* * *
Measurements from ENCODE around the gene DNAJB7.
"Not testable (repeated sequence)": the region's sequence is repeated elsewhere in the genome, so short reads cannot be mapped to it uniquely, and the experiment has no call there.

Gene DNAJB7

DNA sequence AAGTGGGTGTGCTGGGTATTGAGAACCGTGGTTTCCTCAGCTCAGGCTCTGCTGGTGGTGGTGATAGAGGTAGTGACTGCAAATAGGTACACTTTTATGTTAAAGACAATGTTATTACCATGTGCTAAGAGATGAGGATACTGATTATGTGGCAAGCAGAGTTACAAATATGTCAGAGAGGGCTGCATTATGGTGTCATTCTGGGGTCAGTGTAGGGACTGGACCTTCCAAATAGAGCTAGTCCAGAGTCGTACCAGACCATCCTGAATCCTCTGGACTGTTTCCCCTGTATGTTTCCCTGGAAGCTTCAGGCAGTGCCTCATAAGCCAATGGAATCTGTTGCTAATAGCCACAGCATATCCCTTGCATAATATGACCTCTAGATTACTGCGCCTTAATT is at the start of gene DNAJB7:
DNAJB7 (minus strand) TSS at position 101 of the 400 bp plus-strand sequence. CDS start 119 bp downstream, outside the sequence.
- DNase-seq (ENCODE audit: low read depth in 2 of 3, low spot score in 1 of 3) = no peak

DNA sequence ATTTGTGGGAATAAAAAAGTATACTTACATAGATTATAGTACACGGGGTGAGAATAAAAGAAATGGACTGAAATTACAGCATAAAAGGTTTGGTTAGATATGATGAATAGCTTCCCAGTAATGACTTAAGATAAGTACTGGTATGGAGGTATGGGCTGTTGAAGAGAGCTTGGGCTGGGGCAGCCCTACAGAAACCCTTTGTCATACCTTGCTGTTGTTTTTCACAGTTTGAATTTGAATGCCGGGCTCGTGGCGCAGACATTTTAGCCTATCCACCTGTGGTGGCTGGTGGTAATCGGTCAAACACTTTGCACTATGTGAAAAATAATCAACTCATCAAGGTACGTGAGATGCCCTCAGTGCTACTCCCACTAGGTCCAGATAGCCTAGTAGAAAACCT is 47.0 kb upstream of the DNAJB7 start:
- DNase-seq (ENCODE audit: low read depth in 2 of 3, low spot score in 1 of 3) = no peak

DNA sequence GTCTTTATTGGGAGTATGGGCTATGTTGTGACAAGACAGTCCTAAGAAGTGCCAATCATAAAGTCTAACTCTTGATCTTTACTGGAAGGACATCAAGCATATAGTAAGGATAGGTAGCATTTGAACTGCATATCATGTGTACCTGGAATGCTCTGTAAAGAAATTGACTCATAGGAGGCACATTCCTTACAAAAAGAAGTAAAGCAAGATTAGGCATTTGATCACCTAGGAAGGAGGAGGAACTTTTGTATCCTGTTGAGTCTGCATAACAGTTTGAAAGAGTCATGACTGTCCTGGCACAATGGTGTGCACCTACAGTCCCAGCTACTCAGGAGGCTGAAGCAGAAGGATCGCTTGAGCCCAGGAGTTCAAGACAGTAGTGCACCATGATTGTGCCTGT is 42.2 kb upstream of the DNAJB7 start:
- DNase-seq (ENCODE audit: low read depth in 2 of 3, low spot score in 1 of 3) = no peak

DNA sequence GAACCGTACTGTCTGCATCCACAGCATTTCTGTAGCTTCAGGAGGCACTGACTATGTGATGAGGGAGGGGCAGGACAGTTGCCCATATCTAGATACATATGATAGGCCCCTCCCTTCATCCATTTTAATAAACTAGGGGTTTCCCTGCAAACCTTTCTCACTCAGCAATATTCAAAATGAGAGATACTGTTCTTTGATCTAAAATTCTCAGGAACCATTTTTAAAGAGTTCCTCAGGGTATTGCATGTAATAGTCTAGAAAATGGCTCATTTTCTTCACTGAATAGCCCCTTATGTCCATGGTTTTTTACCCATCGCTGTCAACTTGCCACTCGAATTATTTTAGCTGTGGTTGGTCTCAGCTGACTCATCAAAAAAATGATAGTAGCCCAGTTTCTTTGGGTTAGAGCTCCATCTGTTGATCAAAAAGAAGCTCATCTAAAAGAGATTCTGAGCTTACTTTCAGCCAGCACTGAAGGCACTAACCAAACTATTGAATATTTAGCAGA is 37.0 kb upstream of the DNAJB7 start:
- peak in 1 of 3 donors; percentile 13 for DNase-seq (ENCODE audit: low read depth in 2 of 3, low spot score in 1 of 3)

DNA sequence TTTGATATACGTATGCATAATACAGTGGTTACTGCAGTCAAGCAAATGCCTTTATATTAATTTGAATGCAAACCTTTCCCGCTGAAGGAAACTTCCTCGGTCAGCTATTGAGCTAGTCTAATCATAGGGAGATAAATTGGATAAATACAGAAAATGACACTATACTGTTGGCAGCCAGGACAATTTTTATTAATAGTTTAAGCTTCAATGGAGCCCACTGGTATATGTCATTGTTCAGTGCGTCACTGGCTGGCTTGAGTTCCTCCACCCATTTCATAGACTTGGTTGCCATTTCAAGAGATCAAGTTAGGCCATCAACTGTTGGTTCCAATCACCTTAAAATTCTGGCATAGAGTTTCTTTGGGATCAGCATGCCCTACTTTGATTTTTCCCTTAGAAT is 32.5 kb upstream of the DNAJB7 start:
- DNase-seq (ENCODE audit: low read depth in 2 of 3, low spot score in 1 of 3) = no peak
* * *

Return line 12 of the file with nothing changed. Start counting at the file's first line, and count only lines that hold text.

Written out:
- peak in 1 of 3 donors; percentile 13 for DNase-seq (ENCODE audit: low read depth in 2 of 3, low spot score in 1 of 3)